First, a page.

Lightroom vs Photoshop: Which One Is Better for You?

There’s a sense among beginner photographers that Lightroom and Photoshop are pretty much one and the same. But the two are quite different. Probably not as different as night and day but different nonetheless.

So which one is better, Lightroom or Photoshop? Just like a lot of other things in life, the answer is “it depends“. It’s an old age question that most photographers asks themselves at one point or another. Problem is, the answer lies not so much in doing a comparison between the two but in defining what you need for the project you’re doing.

Lightroom vs Photoshop: Which One Is Better for You?

Both are no doubt great programs, but when it comes down to which one is better between Lightroom or Photoshop, one may be better suited for your project than the other. In this article, we’ll show you the difference between the two and also cover when Lightroom trumps Photoshop and when Photoshop performs better than Lightroom. Let’s start by outlining about some of the differences between the two.


Photoshop is essentially a digital Cadillac of image editing that offers you an extensive editing platform for heavy-duty edits. It is equipped with tools for layer creation, advanced retouching, panoramas, photo merging, and adjustment filters.

When Should You Use Photoshop?

If you are required to make detailed edits or like to focus on one image at a time, Photoshop is definitely a winner on that front.

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  • If you’d like to create composite images (replace the sky, mix elements from different images), Photoshop is the undisputed king.
  • Photoshop has some very advanced retouching features.
  • The tools and the level of control you get in Photoshop is unmatched. Want to remove bags under the eyes, remove blemishes, or get rid of stray hairs, Photoshop is what you’ll want to use.
  • You can use actions to automatically do some repetitive editing tasks for you. For instance, you can use photoshop actions like the Free Portrait Photoshop Actions or the 18 Free Vintage Photoshop Actions to add intensity to your colors or make your photos true classics.
  • Layers and layer masks: this is a biggie in Photoshop. Layers allow you to stack elements and edits on top of each other and reveal or hide portions of your elements.


  • Photoshop is what we call a “destructive” photo editor. What this means is that changes you make are applied directly to your image and saved in a PSD file.
  • Learning how to use each feature can be challenging and overwhelming even.
  • Photoshop, at its core, is designed for working on individual files/photos. There is no library or catalog feature like you have in Lightroom.
  • Photoshop is not workflow centric. Sure it can be a part of your editing workflow, but Photoshop is not designed to work with groups of images or apply edits to multiple photos at once.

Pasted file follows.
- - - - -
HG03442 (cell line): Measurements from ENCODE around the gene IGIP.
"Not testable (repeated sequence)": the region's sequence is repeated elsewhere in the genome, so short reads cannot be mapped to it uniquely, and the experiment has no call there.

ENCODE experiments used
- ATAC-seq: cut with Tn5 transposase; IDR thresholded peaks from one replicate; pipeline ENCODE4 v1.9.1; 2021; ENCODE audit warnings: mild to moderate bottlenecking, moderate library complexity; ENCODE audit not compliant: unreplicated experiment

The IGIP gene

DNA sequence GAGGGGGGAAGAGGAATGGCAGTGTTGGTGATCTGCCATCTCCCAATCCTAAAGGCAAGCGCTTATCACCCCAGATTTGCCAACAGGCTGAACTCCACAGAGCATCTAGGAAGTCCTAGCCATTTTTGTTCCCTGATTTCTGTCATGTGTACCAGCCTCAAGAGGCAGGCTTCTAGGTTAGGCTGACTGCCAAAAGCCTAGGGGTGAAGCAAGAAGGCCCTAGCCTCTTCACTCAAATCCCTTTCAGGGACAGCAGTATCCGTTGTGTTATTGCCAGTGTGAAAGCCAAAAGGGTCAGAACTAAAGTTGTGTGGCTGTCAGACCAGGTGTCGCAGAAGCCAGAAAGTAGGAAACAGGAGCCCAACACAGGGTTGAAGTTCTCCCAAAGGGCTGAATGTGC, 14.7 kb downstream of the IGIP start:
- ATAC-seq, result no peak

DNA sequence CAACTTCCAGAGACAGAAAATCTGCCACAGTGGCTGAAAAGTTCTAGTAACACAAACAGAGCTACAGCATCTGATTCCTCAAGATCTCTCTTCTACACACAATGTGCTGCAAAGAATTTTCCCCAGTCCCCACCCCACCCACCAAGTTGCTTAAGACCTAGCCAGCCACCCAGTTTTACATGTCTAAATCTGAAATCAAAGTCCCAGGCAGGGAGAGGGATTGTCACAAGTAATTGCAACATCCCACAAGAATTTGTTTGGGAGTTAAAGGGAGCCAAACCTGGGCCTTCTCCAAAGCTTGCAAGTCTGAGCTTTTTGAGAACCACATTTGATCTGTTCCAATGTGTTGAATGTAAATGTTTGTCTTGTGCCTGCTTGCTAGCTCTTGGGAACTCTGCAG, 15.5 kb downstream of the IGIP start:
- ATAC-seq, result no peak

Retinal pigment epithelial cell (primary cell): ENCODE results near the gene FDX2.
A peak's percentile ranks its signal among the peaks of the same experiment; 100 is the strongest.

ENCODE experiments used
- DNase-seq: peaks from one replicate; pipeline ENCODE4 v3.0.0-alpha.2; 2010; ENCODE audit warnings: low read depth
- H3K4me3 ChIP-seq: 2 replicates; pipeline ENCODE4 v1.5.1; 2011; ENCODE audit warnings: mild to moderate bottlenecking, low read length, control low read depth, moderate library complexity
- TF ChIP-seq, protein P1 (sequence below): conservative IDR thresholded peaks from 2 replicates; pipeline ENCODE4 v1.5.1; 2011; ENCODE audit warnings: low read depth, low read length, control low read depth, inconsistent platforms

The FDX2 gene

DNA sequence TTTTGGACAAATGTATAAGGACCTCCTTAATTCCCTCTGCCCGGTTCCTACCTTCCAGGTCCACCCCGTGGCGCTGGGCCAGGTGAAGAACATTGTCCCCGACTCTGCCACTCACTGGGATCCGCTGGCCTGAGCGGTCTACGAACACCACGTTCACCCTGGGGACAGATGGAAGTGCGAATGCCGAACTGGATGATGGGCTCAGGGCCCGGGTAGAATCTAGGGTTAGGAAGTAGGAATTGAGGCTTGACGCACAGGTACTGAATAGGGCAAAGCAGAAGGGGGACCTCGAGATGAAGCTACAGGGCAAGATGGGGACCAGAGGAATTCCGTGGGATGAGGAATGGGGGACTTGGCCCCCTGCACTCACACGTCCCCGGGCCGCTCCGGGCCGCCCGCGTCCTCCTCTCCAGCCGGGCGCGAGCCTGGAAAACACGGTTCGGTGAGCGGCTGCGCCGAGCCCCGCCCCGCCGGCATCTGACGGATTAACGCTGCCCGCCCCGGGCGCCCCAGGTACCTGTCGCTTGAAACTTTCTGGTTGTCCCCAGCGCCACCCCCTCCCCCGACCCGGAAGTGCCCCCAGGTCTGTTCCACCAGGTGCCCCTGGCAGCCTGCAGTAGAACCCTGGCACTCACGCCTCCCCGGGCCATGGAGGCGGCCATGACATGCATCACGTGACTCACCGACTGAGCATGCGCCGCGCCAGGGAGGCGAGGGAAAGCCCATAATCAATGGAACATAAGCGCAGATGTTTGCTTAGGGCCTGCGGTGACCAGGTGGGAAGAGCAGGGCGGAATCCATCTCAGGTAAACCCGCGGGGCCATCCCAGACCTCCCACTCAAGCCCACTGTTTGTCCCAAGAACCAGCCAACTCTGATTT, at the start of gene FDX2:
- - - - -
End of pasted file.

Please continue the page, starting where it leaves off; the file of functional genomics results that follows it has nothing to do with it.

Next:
Lightroom is often seen as a simpler version of Photoshop (it’s not!) but it boasts a myriad of features that make it easy to create a complete workflow. It is the industry standard when it comes to photo editing.

When Should You Use Lightroom?

Lightroom is a unique photo editor that helps you import, manage, organize and find your photos. If you’re likely to work with large batches of photos and are looking for a more efficient way of editing your work, Lightroom is the perfect tool for your needs. While Lightroom doesn’t have all the more advanced tools found in Photoshop (layers, pixel-precision editing), it is nonetheless an extremely powerful piece of software.


  • You can quickly and easily make adjustments to the exposure, contrast, vibrance, saturation, white balance and a host of others via an intuitive panel.
  • It covers nearly everything you might need in your post-production process. Whether it’s importing images, sorting through them, organizing, printing photos or sharing, you can do it all from within Lightroom.
  • Lightroom can be a time saver, especially when using presets – that way you can dramatically reduce the time spent editing a batch of images.
  • Your original images remain intact. Lightroom, as it’s a non-destructive editing software, uses “virtual copies” of your images.
  • Editing RAW image files is what Lightroom does best!
  • There are tons of presets available for download out there (free and paid). For example, this bundle of 20 free Lightroom Presets for portraits is a great starting point. Or you can purchase complete preset workflow bundles as well.


  • Lightroom might not the best platform if you’re looking to do extensive retouching.
  • It can’t do any heavy image manipulation like replacing skies or removing the background of an image.
  • Lightroom is designed to edit photographs. With Photoshop on the other hand, you can design other things like websites, brochures, flyers, and business cards.

Wrapping It Up

Lightroom and Photoshop are unique editing tools in their own right and both offer tons of value to photographers. However, what determines which one you will use is the nature of your project.

For a lot of photographers, Lightroom is perfect for culling and organizing images as well as editing them. For more intense photo manipulation work, Photoshop is definitely better suited. There’s no reason you shouldn’t use both :)

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